The Australian Prime Minister has also stressed that it is very much the country’s parliament that makes the rules for what happens in Australia, not tech companies.
What Happens if Google Does Pull Out?
Google has a massive 90-95 per cent share of the search engine market in Australia and, as is also the case here, businesses rely heavily on Google’s search and advertising (AdWords) for a lot of their business, something that has become particularly important during the pandemic. Also, businesses use the other tools/products that come as part of Google e.g., YouTube and Google are essentially a technology as much as it is a browser, a suite of tools and an effective advertising platform. Losing Google altogether sounds as though it would have a devastating initial effect on businesses. That said, Google has been made unavailable before in a whole country, i.e. China since 2010 in a row over censorship of search engine results.
There are, of course, other browsers that people could use if Google disappears, e.g. Bing, DuckDuckGo and Yahoo!, although this could lead to major turbulence and changes in many markets.
Even though Google is making some frightening noises, the fact that it has recently agreed deals with some publishers of newspapers in France does provide some hope that it will not disappear from Australia altogether.
New Competition Rules for Facebook and Google in the UK
Back in December, the UK’s Competition and Markets Authority (CMA) said that Facebook and Google would face new rules in 2021 to prevent abuse of their market dominance.
Google To Pay Publishers $1 Billion
Back in October, Alphabet Inc.’s CEO, Sundar Pichai said that Google would pay $1 billion to publishers globally for their news over the next three years. Sundar Pichai said that Google will pay publishers to create and curate high-quality content for what Google is calling its ‘Google News Showcase’. This new product will launch in Germany first, where Google will be paying German newspapers such as Der Spiegel, Stern, Die Zeit, and in then in Brazil where Google will be paying Folha de S. Paulo, Band and Infobae for content. Further similar rollouts of paid-for content as part of the Google News Showcase will then take place in Belgium, India, the Netherlands, and other countries.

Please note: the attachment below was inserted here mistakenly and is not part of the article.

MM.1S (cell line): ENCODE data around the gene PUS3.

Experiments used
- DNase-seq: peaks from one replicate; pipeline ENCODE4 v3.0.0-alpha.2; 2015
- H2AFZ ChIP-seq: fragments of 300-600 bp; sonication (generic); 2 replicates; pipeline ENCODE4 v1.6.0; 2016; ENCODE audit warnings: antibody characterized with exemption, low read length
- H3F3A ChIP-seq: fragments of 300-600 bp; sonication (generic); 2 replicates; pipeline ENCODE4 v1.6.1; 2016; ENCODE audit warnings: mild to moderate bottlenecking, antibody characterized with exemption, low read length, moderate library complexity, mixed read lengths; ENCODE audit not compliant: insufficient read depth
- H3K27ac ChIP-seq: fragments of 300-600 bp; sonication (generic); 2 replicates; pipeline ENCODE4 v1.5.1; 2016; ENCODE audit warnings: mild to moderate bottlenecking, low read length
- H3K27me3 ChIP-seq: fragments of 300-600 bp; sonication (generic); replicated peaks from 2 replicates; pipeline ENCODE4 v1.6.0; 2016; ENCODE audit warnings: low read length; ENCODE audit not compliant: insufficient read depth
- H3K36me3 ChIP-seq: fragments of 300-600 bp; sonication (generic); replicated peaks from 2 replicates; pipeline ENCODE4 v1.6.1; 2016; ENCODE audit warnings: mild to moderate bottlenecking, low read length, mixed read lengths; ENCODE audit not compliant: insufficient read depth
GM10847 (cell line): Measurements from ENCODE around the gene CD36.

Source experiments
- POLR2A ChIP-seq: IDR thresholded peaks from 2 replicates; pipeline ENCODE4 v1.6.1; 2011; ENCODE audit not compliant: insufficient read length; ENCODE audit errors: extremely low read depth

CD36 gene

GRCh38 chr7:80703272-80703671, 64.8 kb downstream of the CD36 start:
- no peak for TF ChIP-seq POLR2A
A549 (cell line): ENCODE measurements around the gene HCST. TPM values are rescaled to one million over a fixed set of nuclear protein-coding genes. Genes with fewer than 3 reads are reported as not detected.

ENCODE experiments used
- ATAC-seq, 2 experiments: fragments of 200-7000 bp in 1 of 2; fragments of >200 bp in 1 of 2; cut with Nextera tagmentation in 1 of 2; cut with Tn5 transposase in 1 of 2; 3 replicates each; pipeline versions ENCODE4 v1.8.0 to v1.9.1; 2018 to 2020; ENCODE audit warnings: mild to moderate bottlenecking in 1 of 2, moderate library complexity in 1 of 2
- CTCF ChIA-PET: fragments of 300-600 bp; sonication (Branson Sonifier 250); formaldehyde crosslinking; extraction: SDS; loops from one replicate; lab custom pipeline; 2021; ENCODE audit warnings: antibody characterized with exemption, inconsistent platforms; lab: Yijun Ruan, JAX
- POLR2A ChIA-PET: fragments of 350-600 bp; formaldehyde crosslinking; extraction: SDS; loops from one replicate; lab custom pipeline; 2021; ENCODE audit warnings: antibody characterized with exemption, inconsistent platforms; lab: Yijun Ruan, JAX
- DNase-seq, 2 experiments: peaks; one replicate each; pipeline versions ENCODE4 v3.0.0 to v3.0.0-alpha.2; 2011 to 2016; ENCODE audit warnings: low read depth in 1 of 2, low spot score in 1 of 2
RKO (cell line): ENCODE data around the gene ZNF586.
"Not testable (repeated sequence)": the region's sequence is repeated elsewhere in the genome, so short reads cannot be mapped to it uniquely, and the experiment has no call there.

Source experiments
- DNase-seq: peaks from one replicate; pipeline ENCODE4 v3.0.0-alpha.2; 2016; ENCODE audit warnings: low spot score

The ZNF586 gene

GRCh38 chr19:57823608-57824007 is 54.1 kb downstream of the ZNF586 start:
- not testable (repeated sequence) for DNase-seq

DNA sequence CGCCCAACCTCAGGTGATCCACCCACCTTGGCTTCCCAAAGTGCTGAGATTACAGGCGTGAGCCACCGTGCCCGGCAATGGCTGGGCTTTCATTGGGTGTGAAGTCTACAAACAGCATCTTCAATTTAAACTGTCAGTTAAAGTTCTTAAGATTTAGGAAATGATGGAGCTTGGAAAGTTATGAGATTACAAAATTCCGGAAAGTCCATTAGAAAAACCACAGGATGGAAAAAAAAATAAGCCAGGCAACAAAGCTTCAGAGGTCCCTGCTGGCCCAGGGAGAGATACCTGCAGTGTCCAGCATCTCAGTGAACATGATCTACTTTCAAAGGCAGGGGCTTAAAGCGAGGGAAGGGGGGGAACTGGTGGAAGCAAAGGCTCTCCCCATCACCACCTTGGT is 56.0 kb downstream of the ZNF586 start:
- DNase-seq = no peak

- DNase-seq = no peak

It has been reported that so far, 200 publishers in Argentina, Australia, Britain, Brazil, Canada, and Germany have signed up to the product.
Sundar Pichai says that the financial commitment Google is making to publishers is “our biggest to date”.
What Does This Mean For Your Business?
Many tech commentators agree that Google is essentially threatening such a drastic step to stop a precedent being set that could then be extended to other countries. Rather than being forced to comply with different laws in different countries which would be complex and see Google paying lots of money to different publishers, if it does have to do something, Google would rather do things on its own terms, i.e. agree to pay a set amount per year to large groups of publishers as part of its ‘Google News Showcase’.
Google has clearly been doing well while traditional publishers have been struggling and lobbying hard to make Google pay. For businesses who rely heavily on Google for their advertising and more, this threat is a real worry that comes at a particularly challenging time. Businesses may take some comfort from the fact that Google has made an agreement with some publishers in France (and could do the same in Australia) and that US trade representatives have suggested that the proposed law is perhaps too tough, should be dropped, and would be to the detriment of the (big) US-based tech companies.